The Christmas Story Is So Weird

What Can We Learn From It?
During this Advent month, we are looking at certain themes as we prepare our hearts for Christmas. We started with the Magi, a.k.a. the Wise Men. We can learn some pretty amazing things about God’s hand across history.
Let’s start by going right to the Bible. Forget what you see in Nativity scenes and Christmas cards. According to the Gospel accounts, the Magi weren’t even at the stable. They showed up a few years later, when baby Jesus was more like toddler Jesus. Also, although there were three gifts, Scripture doesn’t state how many magi there were. Considering who they were and the high value of the gifts they brought, there was likely an entire political envoy. You do have to read between the lines a bit to understand the Bible from its proper context.
This is what we can extrapolate about the Magi based on what we know about history, archeology, and Biblical language. They were high officials and learned men from Babylon, much like Daniel when he served in King Nebuchadnezzar’s court. They were definitely not commoners. They were able to head straight to King Herod upon arriving in Israel.
This was a few hundred years after Daniel and Nebachudnezzar proclaimed the God of Israel. The Magi were likely Zoroastrians – a religion of one god with a strong concept of sin, Satan, and hell. Interesting. Clearly, certain key things stuck. This is why the Magi were looking for Jesus. They likely would have had known about Daniel’s “seventy weeks” prophecy, written in their own language. They knew what to be watching for: the coming King.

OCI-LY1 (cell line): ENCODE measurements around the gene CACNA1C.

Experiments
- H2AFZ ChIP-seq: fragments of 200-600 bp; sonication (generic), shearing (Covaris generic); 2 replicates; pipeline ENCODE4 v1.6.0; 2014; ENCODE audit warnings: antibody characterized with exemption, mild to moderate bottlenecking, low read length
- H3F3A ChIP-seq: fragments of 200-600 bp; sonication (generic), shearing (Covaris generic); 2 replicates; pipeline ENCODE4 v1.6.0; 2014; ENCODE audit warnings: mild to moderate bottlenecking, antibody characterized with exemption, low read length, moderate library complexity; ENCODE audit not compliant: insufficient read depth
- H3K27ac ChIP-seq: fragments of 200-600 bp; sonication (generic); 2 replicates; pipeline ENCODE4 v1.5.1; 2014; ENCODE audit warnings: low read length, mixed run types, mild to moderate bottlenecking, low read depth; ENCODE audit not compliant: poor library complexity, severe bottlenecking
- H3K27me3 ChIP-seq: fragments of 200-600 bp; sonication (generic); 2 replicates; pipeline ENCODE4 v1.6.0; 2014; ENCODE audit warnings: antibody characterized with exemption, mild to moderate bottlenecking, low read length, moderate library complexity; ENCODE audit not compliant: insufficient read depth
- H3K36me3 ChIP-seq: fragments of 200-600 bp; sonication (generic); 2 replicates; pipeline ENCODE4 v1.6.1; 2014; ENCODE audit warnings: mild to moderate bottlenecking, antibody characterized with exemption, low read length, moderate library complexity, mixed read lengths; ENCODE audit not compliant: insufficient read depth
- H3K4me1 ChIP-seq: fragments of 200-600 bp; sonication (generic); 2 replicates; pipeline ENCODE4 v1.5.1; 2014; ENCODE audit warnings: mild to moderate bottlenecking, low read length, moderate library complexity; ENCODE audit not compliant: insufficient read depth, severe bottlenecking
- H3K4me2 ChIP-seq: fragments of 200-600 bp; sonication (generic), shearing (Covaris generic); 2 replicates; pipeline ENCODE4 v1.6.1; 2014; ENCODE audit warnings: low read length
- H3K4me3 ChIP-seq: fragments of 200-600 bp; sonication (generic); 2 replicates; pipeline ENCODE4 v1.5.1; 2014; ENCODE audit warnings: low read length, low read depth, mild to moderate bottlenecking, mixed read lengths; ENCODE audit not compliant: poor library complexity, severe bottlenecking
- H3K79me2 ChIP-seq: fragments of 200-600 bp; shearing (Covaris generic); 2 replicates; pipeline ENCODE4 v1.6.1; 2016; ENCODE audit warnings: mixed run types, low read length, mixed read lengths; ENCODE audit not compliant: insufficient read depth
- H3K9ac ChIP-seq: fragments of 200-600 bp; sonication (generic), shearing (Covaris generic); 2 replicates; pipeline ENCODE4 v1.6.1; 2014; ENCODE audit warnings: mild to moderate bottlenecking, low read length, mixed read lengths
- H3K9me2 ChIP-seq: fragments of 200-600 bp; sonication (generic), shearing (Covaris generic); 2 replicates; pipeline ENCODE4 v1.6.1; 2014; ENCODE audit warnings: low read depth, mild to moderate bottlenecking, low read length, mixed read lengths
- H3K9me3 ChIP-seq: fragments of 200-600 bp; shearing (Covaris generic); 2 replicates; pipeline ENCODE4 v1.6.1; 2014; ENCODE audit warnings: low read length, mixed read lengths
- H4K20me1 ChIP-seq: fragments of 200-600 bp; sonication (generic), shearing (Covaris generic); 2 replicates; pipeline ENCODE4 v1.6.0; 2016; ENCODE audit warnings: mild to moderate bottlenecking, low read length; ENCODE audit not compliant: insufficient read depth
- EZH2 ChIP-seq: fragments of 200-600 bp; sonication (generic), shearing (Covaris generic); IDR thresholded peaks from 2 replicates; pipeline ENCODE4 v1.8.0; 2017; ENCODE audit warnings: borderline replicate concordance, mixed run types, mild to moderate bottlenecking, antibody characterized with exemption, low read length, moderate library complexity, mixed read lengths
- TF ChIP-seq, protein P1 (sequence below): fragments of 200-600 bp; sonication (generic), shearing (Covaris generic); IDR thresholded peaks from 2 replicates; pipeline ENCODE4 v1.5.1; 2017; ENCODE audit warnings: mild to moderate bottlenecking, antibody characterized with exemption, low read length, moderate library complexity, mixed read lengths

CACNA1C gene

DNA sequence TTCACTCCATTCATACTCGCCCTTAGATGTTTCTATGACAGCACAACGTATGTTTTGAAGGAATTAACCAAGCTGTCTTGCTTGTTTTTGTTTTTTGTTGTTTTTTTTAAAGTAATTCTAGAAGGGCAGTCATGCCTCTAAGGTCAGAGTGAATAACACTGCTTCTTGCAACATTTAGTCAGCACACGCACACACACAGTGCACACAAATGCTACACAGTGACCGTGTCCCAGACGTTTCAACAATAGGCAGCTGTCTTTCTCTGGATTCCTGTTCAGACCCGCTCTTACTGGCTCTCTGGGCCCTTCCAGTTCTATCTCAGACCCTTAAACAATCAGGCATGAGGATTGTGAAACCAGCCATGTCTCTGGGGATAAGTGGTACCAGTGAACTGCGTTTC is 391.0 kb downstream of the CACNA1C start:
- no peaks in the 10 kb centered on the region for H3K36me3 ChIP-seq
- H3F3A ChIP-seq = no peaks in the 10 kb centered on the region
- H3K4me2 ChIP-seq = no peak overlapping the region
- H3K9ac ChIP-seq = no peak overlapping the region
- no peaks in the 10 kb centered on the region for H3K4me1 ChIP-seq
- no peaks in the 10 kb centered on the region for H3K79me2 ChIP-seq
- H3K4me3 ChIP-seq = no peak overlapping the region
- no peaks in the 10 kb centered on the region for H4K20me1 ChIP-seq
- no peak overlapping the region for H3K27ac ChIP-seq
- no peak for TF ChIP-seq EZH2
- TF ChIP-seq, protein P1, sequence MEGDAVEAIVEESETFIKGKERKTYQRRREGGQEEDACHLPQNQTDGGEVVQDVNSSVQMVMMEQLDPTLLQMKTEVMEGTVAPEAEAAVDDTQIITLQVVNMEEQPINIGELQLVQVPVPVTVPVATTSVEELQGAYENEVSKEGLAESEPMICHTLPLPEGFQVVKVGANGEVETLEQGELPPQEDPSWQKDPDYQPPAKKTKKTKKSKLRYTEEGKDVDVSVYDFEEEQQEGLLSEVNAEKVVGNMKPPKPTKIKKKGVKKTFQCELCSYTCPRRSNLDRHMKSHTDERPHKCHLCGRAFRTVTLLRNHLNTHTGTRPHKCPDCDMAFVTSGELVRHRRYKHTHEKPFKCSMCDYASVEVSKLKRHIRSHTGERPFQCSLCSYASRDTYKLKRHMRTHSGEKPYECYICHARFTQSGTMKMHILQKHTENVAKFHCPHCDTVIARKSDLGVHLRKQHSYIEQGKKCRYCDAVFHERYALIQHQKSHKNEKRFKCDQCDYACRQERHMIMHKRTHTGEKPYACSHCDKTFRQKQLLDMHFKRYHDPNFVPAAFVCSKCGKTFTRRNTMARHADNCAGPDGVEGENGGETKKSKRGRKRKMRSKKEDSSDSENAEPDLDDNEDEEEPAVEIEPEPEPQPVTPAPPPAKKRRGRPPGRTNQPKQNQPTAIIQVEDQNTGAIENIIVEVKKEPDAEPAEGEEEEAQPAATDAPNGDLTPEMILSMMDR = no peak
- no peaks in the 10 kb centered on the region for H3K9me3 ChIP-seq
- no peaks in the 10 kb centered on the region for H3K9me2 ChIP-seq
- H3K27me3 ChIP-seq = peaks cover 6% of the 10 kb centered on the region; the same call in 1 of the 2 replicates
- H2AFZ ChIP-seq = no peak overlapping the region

God spoke to the Magi in another language they could understand: astrology. Although the exact details about the star of Bethlehem aren’t clear, we know that it meant something to the Magi when they were instructed to follow it.
God revealed the good news of the Saviour’s birth to an interesting variety of people. If you think about it, the characters in the Christmas story are pretty weird: angels, shepherds, Magi from a faraway land, and a young Jewish couple pregnant out of wedlock? The fact is that God loves and pursues all people in languages they can understand, not just one culture at one time. He speaks to us, too, in our culture and time.
Are we listening?
By Isaac Whiting and Laura Teng

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